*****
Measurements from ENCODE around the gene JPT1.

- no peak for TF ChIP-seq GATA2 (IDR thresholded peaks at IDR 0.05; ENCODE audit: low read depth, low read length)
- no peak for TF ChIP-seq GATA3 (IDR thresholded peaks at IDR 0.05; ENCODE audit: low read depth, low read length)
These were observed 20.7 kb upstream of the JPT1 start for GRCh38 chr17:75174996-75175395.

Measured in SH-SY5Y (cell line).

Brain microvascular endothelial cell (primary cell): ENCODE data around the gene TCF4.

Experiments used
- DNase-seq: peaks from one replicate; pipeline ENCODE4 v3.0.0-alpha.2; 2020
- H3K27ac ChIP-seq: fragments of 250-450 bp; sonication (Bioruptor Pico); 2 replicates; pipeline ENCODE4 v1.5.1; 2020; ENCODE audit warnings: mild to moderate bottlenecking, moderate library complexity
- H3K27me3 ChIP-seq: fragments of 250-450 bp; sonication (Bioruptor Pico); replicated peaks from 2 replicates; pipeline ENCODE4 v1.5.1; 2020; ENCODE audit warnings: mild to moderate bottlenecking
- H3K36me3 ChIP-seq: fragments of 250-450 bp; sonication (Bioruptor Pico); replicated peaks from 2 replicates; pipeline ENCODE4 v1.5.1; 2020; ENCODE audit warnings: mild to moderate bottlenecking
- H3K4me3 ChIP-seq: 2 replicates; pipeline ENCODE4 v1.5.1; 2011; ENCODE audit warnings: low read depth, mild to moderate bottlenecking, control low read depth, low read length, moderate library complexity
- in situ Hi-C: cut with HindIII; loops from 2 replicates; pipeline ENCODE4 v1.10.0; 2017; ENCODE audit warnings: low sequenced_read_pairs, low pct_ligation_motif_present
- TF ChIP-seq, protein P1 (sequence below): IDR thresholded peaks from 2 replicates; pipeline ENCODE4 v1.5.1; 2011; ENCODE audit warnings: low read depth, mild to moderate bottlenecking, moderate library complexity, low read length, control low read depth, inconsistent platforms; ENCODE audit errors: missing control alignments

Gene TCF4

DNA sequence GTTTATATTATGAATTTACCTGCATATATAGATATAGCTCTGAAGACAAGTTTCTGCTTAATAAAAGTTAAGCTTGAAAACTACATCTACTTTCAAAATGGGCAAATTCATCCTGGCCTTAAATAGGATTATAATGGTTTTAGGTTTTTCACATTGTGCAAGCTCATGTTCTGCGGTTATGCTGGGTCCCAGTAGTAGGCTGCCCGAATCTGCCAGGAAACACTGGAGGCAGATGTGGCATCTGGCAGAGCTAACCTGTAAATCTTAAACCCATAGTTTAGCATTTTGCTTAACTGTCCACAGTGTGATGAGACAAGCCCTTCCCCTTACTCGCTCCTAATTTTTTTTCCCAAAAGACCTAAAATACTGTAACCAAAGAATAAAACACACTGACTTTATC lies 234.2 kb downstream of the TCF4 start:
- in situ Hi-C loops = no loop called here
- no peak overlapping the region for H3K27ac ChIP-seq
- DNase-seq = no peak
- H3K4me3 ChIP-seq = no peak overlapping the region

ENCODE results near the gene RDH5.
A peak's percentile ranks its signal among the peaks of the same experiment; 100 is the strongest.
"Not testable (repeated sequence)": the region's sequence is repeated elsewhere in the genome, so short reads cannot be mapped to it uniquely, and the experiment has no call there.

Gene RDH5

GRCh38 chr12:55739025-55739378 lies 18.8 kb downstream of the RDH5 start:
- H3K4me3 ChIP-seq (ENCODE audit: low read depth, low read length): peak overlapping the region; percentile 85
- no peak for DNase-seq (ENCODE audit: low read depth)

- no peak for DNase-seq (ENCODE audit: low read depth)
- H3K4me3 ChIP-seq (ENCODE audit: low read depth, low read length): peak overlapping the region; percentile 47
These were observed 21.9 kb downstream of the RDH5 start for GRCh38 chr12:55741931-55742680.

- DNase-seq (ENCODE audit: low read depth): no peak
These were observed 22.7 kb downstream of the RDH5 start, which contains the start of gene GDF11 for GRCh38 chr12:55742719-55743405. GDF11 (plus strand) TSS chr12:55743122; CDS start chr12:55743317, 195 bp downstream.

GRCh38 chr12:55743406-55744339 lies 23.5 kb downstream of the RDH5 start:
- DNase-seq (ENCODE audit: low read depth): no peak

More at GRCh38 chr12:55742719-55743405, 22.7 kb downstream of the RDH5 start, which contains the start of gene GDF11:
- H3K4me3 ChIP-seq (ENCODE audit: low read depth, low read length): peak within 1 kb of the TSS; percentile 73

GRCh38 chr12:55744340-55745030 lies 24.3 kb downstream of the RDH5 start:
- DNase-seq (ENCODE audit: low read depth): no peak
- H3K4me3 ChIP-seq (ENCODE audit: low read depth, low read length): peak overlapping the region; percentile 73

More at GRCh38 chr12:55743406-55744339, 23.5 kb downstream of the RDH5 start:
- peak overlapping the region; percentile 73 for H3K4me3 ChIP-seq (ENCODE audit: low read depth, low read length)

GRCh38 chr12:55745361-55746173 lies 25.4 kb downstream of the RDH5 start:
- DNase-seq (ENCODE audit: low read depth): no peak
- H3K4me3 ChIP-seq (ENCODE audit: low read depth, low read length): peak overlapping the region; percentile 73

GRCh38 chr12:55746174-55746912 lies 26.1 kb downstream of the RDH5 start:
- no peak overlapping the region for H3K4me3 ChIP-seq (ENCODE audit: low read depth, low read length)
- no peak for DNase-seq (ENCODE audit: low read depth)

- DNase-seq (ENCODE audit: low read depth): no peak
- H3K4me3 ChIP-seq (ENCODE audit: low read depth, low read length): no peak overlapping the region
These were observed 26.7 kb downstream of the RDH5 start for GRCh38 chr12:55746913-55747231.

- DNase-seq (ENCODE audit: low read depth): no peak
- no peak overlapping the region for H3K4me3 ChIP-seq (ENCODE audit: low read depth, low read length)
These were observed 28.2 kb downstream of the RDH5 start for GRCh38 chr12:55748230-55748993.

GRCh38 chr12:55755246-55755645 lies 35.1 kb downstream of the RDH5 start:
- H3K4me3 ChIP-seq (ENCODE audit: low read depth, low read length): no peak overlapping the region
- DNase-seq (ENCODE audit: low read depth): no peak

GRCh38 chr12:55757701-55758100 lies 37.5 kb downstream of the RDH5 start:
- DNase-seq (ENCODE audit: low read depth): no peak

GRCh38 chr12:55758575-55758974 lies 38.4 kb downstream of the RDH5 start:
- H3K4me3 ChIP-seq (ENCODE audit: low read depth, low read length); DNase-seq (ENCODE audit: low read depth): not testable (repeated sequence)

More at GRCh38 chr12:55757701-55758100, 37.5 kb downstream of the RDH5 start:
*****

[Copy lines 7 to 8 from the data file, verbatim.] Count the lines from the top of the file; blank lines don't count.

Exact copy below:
Experiments used
- DNase-seq: peaks from one replicate; pipeline ENCODE4 v3.0.0-alpha.2; 2020